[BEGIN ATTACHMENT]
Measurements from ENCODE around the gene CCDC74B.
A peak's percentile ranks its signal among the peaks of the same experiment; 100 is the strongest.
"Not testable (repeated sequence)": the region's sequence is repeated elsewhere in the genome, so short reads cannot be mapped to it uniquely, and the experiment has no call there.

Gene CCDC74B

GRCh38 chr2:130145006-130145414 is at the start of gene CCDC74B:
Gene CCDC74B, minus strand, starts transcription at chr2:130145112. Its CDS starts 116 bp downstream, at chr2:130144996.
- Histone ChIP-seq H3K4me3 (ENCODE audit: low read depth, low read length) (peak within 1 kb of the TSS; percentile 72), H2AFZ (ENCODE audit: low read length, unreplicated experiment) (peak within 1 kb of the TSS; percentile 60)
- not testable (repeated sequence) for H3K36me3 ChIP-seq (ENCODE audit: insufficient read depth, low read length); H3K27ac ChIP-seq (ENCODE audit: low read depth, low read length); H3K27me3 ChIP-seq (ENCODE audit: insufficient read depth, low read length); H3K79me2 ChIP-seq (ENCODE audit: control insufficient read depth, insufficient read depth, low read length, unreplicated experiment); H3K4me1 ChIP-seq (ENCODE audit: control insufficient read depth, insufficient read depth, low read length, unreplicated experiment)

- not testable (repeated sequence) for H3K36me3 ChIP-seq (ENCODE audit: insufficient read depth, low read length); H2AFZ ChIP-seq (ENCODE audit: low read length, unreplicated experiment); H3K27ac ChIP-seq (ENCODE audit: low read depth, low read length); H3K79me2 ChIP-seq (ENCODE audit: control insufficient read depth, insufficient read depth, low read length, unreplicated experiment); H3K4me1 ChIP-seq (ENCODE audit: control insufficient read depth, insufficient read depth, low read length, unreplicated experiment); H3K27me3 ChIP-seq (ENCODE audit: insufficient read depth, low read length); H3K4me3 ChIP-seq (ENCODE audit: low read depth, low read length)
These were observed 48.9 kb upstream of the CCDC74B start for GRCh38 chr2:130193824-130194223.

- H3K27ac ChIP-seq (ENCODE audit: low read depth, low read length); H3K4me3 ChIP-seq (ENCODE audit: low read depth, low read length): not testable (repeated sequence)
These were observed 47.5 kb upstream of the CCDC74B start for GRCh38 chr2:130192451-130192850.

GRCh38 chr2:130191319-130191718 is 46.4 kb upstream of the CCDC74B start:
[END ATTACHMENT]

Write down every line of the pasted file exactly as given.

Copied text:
Measurements from ENCODE around the gene CCDC74B.
A peak's percentile ranks its signal among the peaks of the same experiment; 100 is the strongest.
"Not testable (repeated sequence)": the region's sequence is repeated elsewhere in the genome, so short reads cannot be mapped to it uniquely, and the experiment has no call there.

Gene CCDC74B

GRCh38 chr2:130145006-130145414 is at the start of gene CCDC74B:
Gene CCDC74B, minus strand, starts transcription at chr2:130145112. Its CDS starts 116 bp downstream, at chr2:130144996.
- Histone ChIP-seq H3K4me3 (ENCODE audit: low read depth, low read length) (peak within 1 kb of the TSS; percentile 72), H2AFZ (ENCODE audit: low read length, unreplicated experiment) (peak within 1 kb of the TSS; percentile 60)
- not testable (repeated sequence) for H3K36me3 ChIP-seq (ENCODE audit: insufficient read depth, low read length); H3K27ac ChIP-seq (ENCODE audit: low read depth, low read length); H3K27me3 ChIP-seq (ENCODE audit: insufficient read depth, low read length); H3K79me2 ChIP-seq (ENCODE audit: control insufficient read depth, insufficient read depth, low read length, unreplicated experiment); H3K4me1 ChIP-seq (ENCODE audit: control insufficient read depth, insufficient read depth, low read length, unreplicated experiment)

- not testable (repeated sequence) for H3K36me3 ChIP-seq (ENCODE audit: insufficient read depth, low read length); H2AFZ ChIP-seq (ENCODE audit: low read length, unreplicated experiment); H3K27ac ChIP-seq (ENCODE audit: low read depth, low read length); H3K79me2 ChIP-seq (ENCODE audit: control insufficient read depth, insufficient read depth, low read length, unreplicated experiment); H3K4me1 ChIP-seq (ENCODE audit: control insufficient read depth, insufficient read depth, low read length, unreplicated experiment); H3K27me3 ChIP-seq (ENCODE audit: insufficient read depth, low read length); H3K4me3 ChIP-seq (ENCODE audit: low read depth, low read length)
These were observed 48.9 kb upstream of the CCDC74B start for GRCh38 chr2:130193824-130194223.

- H3K27ac ChIP-seq (ENCODE audit: low read depth, low read length); H3K4me3 ChIP-seq (ENCODE audit: low read depth, low read length): not testable (repeated sequence)
These were observed 47.5 kb upstream of the CCDC74B start for GRCh38 chr2:130192451-130192850.

GRCh38 chr2:130191319-130191718 is 46.4 kb upstream of the CCDC74B start: